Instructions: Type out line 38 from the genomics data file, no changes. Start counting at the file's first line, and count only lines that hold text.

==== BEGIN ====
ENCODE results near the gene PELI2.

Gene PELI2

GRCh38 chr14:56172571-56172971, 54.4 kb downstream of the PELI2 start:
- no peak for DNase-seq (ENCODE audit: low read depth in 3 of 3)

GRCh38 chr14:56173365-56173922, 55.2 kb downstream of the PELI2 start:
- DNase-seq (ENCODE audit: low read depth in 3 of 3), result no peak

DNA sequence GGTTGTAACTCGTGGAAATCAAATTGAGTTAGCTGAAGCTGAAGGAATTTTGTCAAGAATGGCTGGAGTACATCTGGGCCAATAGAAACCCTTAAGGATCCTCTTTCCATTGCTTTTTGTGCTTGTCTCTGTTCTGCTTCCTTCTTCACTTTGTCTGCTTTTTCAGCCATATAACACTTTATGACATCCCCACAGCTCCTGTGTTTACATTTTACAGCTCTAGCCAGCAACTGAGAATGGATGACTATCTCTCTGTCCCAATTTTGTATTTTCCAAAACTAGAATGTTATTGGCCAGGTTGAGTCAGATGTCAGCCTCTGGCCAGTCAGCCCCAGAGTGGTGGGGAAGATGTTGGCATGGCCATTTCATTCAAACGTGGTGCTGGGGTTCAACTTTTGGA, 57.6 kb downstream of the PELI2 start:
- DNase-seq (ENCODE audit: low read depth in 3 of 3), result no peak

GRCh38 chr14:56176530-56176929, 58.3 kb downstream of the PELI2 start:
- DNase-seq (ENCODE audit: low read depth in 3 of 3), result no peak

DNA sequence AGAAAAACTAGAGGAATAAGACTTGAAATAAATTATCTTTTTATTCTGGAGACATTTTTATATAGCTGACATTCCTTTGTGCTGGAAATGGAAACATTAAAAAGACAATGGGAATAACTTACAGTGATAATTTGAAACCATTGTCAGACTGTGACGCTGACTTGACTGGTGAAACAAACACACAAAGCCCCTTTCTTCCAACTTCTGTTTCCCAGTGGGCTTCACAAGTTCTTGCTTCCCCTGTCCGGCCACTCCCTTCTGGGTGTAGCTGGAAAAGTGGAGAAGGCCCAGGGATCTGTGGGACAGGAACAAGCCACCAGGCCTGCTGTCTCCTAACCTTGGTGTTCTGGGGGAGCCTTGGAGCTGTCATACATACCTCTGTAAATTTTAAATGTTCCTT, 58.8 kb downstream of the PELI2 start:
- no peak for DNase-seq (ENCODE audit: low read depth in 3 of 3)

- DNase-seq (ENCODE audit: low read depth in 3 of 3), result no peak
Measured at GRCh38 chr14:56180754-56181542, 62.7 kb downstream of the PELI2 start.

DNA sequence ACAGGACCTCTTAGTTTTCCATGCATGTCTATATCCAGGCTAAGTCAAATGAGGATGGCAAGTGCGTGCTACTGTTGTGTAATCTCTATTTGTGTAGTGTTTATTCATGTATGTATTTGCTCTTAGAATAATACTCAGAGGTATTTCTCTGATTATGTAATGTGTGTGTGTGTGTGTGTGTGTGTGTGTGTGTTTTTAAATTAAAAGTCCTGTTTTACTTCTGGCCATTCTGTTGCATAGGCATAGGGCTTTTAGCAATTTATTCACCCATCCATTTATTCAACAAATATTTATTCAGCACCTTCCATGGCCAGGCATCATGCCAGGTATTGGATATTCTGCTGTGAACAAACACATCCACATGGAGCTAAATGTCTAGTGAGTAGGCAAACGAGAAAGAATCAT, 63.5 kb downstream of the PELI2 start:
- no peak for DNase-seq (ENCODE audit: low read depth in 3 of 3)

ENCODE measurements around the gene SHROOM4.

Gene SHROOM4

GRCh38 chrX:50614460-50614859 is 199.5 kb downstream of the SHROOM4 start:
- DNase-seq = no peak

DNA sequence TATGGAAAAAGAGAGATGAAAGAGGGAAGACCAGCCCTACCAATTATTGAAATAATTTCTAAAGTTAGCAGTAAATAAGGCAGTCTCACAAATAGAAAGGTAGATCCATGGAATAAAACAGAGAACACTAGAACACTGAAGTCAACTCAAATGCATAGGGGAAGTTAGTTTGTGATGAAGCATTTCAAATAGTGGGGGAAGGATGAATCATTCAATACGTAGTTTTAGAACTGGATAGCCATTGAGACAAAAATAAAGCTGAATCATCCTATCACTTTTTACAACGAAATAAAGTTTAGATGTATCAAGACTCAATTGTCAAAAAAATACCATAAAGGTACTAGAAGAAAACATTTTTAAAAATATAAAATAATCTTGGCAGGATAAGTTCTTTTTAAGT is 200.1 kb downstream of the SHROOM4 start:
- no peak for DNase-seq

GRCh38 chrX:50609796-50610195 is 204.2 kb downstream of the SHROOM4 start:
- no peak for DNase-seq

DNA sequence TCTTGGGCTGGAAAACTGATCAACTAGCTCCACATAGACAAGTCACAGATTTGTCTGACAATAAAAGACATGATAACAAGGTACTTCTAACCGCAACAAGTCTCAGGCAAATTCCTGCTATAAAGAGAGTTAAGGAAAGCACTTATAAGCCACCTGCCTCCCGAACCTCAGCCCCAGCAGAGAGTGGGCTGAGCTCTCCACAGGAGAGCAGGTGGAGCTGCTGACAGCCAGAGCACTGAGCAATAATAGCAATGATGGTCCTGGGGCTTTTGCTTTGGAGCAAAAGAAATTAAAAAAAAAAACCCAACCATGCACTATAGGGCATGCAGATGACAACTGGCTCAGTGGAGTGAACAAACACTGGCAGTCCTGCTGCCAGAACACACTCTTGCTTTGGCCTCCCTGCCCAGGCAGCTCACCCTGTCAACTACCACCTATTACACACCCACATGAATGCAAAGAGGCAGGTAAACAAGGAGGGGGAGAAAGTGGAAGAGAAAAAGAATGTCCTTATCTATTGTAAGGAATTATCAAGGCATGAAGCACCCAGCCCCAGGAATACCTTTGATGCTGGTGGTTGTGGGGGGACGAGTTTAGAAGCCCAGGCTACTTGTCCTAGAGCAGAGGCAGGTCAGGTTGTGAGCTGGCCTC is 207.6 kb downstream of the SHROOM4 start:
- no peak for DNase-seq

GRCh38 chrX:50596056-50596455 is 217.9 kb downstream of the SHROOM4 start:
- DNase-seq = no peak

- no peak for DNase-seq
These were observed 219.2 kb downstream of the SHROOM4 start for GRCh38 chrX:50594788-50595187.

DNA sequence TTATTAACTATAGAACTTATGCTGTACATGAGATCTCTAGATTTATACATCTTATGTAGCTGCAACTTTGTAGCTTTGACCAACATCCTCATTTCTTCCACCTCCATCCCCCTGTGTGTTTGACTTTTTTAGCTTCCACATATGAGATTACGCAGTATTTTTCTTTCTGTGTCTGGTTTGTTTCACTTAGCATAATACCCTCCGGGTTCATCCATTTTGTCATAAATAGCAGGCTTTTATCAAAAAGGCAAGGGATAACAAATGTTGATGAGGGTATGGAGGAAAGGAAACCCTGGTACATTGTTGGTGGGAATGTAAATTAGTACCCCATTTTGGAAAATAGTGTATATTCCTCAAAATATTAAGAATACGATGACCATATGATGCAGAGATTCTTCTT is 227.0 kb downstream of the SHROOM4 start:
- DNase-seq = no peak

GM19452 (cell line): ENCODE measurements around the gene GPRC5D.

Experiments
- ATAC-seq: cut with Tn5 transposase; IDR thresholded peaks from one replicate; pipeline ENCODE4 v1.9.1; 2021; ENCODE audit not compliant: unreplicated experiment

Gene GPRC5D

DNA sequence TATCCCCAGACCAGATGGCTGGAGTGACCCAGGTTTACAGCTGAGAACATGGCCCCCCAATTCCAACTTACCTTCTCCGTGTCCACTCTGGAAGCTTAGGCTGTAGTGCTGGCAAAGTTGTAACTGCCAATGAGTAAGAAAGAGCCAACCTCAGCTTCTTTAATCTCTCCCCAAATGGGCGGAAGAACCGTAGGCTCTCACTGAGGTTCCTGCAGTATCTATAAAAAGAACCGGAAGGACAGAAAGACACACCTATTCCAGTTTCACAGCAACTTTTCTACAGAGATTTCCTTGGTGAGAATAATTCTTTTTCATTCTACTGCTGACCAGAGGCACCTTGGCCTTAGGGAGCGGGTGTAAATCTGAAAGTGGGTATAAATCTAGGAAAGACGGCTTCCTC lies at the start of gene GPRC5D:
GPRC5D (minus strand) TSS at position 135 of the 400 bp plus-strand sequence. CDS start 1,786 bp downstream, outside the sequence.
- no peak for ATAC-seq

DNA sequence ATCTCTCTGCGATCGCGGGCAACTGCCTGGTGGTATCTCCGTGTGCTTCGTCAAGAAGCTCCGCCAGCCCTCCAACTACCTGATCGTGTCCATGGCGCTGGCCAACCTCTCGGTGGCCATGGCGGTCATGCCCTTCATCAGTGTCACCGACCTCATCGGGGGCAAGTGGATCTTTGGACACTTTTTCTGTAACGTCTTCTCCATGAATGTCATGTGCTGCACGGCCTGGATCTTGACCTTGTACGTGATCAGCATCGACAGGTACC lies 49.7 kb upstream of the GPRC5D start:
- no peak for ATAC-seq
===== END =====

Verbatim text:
GPRC5D (minus strand) TSS at position 135 of the 400 bp plus-strand sequence. CDS start 1,786 bp downstream, outside the sequence.